After Effects

Open Source Artwork: 36 Days of Type

Now that the 36 Days of Type have ended, I decided it would be fun to open source the files. Feel free to have a look through them, from a crazy procedural meat shader to overused metaball particles. ;)

DOWNLOAD ALL OF THE FILES HERE

All of the 3D files were created with Blender, and for post-production After Effects was used. I use quite a few plugins for After Effects though, so your mileage may vary with those files.

Some of the projects use an HDR to light the scene and, apart from one, are included in the files. Thanks to HDR Labs for making these available for free, be sure to check out their HDR library!
One of the letters uses an HDR that's part of Maxime Roz's free Interior HDR pack, which can be downloaded here.

I hope you enjoy having a look through these, I had a lot of fun creating them!

36 Days of Type!

A friend of mine put me on to the 36 days of type a few weeks back. I have to admit I'd never heard of it but I thought it would be nice to give it a go, after seeing what it's all about.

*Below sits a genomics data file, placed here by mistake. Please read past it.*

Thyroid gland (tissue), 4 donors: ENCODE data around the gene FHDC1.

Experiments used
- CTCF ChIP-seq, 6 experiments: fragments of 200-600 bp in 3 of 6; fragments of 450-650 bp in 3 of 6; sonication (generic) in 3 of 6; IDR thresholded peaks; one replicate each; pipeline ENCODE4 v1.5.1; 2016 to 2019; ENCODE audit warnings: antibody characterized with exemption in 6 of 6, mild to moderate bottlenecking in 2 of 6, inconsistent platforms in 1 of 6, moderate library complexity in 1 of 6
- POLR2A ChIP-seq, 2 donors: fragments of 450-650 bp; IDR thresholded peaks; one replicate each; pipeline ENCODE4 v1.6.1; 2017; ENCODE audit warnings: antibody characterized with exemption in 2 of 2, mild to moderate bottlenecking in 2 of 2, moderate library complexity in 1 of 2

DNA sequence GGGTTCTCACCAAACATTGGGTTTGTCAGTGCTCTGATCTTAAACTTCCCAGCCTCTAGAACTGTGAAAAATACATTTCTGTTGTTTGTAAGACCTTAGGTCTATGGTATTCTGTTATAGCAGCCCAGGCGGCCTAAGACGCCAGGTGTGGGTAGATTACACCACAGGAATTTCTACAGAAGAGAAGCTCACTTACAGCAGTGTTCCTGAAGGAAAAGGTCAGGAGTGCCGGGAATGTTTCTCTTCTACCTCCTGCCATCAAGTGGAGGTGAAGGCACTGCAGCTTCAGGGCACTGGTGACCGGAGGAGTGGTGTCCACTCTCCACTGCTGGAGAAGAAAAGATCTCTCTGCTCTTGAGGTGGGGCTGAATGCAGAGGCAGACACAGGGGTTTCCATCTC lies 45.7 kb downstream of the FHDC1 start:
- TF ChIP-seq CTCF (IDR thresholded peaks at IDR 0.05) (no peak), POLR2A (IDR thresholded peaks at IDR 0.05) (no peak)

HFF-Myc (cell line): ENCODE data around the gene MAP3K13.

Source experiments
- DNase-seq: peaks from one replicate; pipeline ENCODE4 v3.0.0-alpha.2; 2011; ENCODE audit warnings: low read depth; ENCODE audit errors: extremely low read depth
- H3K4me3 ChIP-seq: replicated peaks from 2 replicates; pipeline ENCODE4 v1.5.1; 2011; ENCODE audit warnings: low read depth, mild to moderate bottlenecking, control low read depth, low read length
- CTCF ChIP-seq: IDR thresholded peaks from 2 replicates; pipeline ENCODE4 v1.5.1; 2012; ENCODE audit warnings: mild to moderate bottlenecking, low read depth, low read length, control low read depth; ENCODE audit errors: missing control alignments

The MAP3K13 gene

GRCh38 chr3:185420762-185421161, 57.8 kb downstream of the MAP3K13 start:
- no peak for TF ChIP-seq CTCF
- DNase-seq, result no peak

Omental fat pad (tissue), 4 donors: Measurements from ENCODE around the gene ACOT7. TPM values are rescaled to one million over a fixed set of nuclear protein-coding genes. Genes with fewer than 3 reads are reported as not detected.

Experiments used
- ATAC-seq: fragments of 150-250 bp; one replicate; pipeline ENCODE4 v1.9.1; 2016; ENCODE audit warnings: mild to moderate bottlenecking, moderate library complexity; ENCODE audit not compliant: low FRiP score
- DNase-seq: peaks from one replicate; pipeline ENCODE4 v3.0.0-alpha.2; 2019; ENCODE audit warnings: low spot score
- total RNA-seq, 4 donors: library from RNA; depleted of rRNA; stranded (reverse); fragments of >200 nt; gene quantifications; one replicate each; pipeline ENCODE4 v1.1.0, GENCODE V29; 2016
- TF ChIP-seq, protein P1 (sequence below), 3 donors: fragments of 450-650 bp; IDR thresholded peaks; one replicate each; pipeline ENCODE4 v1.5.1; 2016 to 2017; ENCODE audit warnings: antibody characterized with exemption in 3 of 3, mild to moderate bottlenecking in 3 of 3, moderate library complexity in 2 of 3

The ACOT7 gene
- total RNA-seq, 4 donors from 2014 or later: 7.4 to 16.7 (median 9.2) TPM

Basically, you create an image a day with that day's letter or number and post in on Instagram.

What I didn't expect to happen was that I would be working hard in my spare time to keep up with posting a letter every day. With the end of the alphabet drawing near, we're soon down to the last 10 days, which is all about numbers.

So if you haven't heard of this like I have, take a look at what everyone is creating and maybe give a few numbers a try. (Post instructions are here)
I've found that as the weeks have progressed, it has challenged me to really perfect my skills and try out a lot of new things. :)

Follow me on Instagram: @the__mantissa

Half Finished - A Collection of Experiments

After having a lot of fun experimenting in my free time the last few months, I wondered what to do with all the renders I had amassed. Rather than letting them just sit on a hard drive, I figured I could throw them all together in a short edit to further my editing skills.

All of the fluid simulations in the video were done with Realflow. Almost everything was rendered with Cycles and comped in After Effects. Even though the guys over at the Blender Foundation are still working hard on implementing Alembic in to Blender, there's already one way to import Realflow mesh caches at the moment. It's a hack, and limited to Blender 2.75 at the moment, but if you scroll down through this page you can find builds for all platforms with this modifier implemented.

You can download a high quality version of the video here.